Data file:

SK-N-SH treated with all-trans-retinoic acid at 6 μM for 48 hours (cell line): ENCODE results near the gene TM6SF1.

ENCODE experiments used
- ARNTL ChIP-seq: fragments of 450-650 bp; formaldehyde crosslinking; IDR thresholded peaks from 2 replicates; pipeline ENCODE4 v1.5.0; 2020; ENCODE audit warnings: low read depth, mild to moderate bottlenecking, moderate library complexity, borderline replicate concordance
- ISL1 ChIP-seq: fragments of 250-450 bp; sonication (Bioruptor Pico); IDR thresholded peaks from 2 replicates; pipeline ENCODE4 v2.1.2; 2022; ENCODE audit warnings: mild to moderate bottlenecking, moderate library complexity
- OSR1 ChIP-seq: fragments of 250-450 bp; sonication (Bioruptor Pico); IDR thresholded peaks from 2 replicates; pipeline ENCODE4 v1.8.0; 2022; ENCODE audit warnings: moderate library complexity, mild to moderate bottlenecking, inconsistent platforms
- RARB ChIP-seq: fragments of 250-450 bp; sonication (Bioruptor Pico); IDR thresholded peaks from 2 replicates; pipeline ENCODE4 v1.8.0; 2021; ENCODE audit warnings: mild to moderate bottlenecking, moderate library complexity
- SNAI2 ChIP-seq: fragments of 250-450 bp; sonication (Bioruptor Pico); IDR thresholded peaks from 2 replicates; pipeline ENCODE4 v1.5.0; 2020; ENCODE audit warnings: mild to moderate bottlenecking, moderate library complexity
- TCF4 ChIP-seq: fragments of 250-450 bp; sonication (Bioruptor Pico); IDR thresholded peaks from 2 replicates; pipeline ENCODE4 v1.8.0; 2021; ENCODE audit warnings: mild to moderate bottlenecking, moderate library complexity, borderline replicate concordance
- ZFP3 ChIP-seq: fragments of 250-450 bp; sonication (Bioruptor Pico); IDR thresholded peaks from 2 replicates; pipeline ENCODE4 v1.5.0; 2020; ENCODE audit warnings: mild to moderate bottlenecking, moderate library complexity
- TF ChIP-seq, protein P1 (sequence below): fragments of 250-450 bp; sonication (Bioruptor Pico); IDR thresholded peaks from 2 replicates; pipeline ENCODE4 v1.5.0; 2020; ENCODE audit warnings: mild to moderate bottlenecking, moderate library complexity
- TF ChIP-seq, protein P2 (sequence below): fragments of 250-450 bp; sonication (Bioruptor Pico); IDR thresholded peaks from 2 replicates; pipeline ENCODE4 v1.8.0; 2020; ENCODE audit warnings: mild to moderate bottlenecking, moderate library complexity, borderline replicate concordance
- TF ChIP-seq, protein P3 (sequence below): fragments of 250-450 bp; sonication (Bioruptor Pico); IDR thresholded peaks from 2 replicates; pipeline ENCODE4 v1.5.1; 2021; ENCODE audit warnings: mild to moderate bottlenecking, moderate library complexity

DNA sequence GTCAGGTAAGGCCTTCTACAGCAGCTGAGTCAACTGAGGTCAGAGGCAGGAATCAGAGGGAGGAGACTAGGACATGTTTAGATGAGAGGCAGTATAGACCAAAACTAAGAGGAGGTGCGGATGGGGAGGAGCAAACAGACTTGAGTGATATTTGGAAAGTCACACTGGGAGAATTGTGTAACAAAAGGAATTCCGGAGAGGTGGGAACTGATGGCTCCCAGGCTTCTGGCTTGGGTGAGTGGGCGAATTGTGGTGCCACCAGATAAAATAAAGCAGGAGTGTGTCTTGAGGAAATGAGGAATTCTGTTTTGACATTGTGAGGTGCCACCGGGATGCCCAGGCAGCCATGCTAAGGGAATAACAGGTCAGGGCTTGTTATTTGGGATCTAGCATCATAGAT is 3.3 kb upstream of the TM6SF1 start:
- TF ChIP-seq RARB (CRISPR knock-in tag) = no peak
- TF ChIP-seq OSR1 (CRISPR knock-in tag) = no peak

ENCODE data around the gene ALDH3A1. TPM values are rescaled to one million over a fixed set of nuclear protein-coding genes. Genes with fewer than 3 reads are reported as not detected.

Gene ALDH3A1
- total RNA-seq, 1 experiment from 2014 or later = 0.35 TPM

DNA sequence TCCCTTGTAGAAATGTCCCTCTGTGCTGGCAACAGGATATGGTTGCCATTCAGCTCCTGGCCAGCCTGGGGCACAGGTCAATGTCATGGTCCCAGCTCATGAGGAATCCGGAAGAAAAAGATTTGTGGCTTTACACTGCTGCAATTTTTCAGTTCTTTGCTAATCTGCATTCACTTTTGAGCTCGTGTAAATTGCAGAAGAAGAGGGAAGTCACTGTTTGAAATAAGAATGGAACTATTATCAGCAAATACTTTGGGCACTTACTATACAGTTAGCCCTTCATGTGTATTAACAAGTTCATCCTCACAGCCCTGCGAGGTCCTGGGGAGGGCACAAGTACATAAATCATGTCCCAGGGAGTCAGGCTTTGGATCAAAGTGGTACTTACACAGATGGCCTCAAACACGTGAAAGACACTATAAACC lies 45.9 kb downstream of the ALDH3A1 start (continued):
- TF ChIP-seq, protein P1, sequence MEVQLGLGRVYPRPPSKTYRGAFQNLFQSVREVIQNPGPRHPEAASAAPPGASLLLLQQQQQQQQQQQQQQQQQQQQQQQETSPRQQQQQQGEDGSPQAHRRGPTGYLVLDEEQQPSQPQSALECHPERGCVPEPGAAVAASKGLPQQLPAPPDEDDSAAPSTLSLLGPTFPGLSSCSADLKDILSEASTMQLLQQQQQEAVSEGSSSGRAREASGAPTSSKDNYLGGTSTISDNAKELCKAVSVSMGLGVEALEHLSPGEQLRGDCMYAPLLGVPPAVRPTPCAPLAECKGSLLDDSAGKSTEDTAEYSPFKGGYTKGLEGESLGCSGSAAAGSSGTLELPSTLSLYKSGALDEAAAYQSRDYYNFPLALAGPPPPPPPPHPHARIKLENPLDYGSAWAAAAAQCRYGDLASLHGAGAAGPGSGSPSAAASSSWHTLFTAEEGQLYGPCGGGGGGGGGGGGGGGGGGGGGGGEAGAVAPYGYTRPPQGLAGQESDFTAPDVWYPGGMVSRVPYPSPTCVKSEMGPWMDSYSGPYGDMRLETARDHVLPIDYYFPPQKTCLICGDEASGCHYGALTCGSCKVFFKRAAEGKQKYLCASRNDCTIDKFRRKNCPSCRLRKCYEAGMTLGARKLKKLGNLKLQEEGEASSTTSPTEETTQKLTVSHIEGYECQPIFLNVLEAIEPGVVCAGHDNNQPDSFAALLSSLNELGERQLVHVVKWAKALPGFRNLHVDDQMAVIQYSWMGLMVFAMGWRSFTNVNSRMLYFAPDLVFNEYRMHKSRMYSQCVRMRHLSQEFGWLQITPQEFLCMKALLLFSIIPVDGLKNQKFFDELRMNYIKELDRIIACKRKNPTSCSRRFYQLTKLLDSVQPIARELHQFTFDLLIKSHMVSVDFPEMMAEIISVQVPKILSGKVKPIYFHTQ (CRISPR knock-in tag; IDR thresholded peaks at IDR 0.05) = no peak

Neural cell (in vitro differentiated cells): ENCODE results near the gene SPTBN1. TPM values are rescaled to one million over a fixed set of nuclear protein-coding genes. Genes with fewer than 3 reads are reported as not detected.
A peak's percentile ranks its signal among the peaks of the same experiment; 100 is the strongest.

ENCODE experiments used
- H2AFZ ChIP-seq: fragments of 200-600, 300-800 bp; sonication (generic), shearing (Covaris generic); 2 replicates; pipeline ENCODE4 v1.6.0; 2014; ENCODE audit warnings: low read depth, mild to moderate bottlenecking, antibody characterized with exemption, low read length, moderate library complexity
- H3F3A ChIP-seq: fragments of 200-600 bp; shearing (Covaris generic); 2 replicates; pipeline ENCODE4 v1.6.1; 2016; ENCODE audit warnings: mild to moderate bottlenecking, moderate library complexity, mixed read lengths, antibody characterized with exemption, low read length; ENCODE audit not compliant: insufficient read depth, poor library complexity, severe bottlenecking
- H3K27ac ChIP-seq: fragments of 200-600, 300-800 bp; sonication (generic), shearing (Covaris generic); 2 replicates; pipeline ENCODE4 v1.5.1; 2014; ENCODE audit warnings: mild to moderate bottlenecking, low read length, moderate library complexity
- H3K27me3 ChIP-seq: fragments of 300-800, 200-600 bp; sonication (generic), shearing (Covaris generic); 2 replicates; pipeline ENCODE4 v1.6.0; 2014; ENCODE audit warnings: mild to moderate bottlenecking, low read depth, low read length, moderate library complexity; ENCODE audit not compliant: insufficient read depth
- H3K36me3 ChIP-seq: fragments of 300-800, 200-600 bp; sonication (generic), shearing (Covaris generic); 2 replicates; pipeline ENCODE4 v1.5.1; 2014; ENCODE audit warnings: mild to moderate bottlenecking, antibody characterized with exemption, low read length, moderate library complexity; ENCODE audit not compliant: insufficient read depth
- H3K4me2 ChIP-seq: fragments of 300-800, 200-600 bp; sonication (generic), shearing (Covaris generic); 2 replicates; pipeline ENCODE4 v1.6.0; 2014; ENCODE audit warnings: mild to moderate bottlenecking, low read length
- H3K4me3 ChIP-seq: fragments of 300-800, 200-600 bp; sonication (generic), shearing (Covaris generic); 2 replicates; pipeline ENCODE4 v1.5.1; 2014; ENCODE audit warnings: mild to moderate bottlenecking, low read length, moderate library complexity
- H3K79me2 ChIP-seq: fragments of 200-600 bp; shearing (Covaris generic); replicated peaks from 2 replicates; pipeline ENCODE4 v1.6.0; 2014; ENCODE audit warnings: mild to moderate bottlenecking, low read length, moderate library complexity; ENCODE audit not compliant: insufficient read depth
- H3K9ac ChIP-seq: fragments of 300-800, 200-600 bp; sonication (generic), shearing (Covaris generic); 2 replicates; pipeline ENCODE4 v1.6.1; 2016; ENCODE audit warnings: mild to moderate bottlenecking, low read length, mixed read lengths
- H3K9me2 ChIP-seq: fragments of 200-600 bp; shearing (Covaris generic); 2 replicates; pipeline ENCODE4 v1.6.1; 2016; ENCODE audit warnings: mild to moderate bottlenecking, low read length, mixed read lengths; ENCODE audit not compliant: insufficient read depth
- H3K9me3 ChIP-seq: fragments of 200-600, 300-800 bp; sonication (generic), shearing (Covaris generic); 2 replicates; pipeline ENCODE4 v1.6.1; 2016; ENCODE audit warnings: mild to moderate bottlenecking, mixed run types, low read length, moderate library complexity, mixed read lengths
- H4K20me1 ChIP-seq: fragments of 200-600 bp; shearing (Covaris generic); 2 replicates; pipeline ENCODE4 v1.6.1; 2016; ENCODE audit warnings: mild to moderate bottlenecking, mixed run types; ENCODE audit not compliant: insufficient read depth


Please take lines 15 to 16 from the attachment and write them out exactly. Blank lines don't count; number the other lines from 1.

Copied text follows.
- TF ChIP-seq OSR1 (CRISPR knock-in tag) = no peak

ENCODE data around the gene ALDH3A1. TPM values are rescaled to one million over a fixed set of nuclear protein-coding genes. Genes with fewer than 3 reads are reported as not detected.